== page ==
Federal Inmate Pleads Guilty to Obstructing DOJ Office of the Inspector General
A federal inmate pleaded guilty today in Kansas City, Mo., to obstruction of justice by making false statements and creating false evidence related to identity theft in an attempt to lessen penalties for charges in an underlying case, announced Assistant Attorney General Lanny A. Breuer of the Criminal Division.
Margie P. Shephard, 45, pleaded guilty in the Western District of Missouri to one count of endeavoring to obstruct the administration of justice. Shephard also pleaded guilty to one count of conspiracy to commit identity theft and one count of aggravated identity theft related to the underlying case against her. Shephard has been in federal custody on the identity theft charges, which were brought by the U.S. Attorney’s Office for the Western District of Missouri.
According to court documents, from June 29, 2007, to Aug. 7, 2007, Shephard admitted she operated a scheme to manufacture counterfeit payroll checks in the names of identity theft victims and pass the checks in order to obtain money. When she was arrested on Aug. 7, 2007, Shephard was in possession of 71 counterfeit checks drawn upon various financial institutions, as well as four drivers’ licenses, credit cards and other items in the names of identity theft victims. According to the plea agreement, Shephard admitted that from approximately April 2009 to January 2010, she gave false statements and provided physical evidence to the Department of Justice Office of the Inspector General (DOJ-OIG), falsely alleging an ongoing identity theft scheme instigated by a federal government employee. Shephard admitted she provided this false evidence in an attempt to persuade the U.S. Attorney’s Office to request a reduction in her prison sentence in the pending conspiracy and identity theft case.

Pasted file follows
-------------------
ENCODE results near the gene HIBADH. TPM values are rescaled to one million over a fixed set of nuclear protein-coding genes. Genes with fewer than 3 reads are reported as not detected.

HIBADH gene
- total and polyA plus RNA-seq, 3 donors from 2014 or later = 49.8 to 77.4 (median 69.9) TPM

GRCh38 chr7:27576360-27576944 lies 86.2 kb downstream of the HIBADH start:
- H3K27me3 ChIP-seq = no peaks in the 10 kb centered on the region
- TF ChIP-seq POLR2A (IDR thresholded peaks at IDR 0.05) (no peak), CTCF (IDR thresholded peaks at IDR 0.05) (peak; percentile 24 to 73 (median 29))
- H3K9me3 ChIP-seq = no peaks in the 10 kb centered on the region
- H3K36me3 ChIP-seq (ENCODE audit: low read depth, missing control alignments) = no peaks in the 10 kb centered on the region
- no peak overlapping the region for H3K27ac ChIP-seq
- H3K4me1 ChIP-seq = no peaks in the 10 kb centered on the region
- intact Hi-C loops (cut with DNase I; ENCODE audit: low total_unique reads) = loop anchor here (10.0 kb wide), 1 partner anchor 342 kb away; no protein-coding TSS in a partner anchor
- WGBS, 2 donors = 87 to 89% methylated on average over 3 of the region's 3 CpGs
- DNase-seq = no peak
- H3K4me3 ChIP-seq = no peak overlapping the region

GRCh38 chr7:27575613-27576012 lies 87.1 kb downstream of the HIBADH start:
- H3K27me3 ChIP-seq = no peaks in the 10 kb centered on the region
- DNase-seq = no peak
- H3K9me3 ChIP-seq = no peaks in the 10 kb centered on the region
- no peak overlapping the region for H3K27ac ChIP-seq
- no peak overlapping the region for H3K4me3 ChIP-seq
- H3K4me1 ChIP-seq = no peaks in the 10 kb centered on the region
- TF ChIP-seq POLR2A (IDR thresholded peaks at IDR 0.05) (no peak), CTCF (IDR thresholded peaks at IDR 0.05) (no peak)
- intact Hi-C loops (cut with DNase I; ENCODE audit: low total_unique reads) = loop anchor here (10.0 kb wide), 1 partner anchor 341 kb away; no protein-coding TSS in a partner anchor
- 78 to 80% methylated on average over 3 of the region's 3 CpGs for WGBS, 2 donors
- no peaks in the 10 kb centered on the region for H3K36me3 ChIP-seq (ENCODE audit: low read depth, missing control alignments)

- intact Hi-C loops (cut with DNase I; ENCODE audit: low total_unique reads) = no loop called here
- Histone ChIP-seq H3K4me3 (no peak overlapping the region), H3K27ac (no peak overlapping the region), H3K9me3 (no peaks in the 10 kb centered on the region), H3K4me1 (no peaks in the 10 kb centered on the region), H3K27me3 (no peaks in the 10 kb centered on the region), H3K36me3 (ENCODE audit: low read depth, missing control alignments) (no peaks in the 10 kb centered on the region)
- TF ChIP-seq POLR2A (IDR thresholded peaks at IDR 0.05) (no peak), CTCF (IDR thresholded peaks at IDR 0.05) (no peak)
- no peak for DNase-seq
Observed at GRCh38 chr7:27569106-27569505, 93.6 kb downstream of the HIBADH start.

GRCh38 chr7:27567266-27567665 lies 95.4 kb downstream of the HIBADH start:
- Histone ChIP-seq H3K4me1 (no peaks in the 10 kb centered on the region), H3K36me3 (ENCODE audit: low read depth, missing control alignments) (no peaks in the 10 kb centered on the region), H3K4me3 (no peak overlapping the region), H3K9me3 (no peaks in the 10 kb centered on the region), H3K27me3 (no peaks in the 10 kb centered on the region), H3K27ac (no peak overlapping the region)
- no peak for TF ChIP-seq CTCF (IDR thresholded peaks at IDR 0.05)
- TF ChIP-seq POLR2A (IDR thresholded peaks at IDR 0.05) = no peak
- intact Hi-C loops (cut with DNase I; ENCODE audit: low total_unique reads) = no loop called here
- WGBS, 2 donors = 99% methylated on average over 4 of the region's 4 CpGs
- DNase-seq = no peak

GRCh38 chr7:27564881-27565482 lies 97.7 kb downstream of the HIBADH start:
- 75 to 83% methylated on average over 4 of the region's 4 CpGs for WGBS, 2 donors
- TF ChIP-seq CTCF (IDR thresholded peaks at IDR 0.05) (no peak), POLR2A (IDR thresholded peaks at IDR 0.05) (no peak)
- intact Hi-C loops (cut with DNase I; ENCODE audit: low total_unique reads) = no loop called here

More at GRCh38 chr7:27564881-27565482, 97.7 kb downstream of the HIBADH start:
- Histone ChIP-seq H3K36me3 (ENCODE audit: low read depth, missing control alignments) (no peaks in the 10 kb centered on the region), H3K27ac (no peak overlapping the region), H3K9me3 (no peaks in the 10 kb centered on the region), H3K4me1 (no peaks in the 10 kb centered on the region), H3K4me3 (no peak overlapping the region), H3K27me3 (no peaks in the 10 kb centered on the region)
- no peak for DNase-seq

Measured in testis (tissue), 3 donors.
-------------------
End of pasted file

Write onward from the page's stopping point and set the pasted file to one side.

Shephard’s actions caused the recusal of the U.S. Attorney’s Office from the investigation of her false allegations, the continuance of the underlying criminal case against her while the allegations were investigated, and the use of substantial OIG resources in investigating her claims. Shephard admitted she continued to provide false statements and physical evidence that she knew was being provided to a grand jury and to the court, as well as attempted to convince others to manufacture false evidence to support her allegations. Ultimately, the government determined that the alleged ongoing scheme involving a federal government employee did not exist.
At sentencing, Shephard faces up to 10 years in prison on the obstruction charge, five years in prison on the conspiracy charge and two years in prison on the identity theft charge. The two-year sentence for aggravated identity theft is a mandatory consecutive prison term to the remaining charged counts . A sentencing date has not yet been scheduled by the court.
The obstruction case is being prosecuted by Senior Trial Attorney Richard C. Pilger of the Criminal Division’s Public Integrity Section, and was investigated by the DOJ-OIG. The underlying conspiracy and identity theft case is being prosecuted by Assistant U.S. Attorney Daniel M. Nelson of the Western District of Missouri, and was investigated by the Independence, Mo., Police Department; the Kansas City, Mo., Police Department; and the Overland Park, Kan., Police Department.